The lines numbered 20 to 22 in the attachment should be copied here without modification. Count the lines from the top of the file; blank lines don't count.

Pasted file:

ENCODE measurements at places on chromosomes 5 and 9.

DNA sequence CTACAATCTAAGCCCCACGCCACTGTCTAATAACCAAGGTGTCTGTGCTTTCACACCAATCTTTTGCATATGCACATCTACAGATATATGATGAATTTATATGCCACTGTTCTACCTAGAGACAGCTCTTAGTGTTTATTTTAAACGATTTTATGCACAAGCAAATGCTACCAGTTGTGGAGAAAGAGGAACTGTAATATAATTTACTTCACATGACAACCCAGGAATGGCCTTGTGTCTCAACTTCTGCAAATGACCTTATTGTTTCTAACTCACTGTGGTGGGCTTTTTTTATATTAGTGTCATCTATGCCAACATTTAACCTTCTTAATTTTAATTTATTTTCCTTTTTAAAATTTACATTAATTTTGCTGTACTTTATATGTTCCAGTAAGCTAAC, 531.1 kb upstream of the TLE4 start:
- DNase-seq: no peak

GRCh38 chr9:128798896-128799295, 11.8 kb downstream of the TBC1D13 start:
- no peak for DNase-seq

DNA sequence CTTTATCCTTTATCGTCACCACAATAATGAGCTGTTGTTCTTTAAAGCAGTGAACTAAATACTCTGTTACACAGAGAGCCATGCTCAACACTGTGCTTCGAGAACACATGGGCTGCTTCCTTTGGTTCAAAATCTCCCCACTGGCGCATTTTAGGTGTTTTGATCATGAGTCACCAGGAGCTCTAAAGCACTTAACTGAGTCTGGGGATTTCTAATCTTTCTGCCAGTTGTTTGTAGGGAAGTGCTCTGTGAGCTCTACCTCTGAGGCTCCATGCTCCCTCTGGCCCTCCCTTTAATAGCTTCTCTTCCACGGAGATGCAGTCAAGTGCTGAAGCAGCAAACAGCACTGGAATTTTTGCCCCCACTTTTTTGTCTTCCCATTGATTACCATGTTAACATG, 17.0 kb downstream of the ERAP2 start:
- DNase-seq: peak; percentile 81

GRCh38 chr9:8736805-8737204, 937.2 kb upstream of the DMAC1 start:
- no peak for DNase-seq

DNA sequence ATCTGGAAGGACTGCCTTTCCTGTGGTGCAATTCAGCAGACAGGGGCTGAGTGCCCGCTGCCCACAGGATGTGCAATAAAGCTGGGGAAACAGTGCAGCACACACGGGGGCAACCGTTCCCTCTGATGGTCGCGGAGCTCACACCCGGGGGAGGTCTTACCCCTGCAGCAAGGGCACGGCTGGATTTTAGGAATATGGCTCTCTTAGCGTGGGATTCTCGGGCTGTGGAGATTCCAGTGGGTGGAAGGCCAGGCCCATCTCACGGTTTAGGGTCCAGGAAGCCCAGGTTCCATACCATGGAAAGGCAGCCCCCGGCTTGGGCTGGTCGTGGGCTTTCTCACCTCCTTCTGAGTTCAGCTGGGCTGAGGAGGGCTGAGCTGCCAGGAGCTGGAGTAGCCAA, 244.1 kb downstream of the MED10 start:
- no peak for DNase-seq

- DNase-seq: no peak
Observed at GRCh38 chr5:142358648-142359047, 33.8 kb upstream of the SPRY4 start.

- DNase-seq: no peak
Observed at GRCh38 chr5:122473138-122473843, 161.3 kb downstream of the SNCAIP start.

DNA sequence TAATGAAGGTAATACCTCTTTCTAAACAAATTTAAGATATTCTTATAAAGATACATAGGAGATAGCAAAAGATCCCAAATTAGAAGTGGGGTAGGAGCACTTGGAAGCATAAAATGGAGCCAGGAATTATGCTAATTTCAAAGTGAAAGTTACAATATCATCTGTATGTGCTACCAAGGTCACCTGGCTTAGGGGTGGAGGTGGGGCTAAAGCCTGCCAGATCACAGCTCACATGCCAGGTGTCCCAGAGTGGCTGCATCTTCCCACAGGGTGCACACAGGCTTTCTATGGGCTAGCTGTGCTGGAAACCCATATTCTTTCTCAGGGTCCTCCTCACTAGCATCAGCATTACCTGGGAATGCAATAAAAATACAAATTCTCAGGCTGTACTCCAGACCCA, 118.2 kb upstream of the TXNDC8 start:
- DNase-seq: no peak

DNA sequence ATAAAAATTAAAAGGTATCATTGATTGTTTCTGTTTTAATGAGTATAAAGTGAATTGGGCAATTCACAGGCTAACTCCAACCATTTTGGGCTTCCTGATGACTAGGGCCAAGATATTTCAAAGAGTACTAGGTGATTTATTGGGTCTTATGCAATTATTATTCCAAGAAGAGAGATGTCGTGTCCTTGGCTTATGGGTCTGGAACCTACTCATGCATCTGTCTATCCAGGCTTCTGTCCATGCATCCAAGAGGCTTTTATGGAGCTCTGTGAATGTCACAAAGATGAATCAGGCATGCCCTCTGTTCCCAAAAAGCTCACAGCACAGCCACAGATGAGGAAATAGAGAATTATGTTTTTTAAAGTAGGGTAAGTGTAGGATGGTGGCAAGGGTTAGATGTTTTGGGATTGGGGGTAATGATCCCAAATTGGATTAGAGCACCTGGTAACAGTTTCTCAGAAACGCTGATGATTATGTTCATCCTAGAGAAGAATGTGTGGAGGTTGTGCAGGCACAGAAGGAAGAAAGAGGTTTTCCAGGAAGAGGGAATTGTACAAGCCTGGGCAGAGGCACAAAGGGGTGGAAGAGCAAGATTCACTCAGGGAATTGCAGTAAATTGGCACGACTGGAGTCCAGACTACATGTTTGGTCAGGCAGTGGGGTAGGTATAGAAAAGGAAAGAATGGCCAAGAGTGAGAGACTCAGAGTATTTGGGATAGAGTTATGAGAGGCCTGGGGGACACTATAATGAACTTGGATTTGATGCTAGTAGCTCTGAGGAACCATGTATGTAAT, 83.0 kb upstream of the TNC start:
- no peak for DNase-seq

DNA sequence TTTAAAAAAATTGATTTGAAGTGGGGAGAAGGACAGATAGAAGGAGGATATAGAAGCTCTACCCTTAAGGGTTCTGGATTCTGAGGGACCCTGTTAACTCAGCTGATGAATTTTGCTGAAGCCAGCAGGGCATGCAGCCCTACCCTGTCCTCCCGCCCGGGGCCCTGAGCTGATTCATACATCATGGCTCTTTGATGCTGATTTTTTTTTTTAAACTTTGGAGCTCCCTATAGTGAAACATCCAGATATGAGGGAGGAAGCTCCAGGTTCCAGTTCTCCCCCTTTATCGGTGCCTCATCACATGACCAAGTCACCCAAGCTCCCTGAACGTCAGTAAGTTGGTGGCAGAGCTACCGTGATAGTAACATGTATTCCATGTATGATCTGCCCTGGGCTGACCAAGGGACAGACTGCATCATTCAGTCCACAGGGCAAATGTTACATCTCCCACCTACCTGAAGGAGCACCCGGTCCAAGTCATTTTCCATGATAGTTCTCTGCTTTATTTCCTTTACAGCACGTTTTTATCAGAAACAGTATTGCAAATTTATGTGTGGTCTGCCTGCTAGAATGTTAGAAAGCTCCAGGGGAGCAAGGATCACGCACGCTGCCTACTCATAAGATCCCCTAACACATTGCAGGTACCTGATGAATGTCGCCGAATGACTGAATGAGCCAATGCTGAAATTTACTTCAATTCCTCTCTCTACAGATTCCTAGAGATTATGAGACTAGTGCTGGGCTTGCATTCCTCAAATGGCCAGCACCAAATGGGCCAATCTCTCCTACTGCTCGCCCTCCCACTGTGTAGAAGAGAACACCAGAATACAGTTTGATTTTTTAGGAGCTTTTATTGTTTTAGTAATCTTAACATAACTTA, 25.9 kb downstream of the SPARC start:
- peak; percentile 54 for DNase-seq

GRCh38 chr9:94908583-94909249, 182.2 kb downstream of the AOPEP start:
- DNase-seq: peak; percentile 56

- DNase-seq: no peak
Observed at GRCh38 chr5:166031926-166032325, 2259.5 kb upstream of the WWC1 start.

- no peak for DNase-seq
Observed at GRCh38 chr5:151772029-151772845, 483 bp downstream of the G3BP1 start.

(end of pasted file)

DNA sequence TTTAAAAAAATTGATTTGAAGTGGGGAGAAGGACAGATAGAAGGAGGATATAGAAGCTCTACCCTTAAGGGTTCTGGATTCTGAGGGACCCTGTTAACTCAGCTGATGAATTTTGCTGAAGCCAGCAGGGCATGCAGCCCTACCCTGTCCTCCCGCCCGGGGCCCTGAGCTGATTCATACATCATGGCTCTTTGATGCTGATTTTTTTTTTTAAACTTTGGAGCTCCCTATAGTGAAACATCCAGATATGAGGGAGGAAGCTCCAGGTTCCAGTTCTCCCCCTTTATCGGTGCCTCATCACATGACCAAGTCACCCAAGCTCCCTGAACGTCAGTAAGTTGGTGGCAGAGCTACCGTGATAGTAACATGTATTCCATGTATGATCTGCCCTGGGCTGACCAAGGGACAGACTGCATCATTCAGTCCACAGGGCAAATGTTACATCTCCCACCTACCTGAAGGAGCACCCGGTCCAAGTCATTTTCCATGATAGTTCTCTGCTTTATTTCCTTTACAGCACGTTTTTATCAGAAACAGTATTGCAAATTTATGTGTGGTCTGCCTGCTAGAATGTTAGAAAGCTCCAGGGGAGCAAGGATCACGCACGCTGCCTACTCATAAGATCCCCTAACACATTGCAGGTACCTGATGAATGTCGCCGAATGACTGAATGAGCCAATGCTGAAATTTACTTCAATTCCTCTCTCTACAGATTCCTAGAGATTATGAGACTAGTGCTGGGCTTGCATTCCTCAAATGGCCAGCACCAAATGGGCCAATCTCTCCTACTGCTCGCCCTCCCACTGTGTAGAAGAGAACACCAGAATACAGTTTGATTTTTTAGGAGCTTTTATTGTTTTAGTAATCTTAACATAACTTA, 25.9 kb downstream of the SPARC start:
- peak; percentile 54 for DNase-seq

GRCh38 chr9:94908583-94909249, 182.2 kb downstream of the AOPEP start: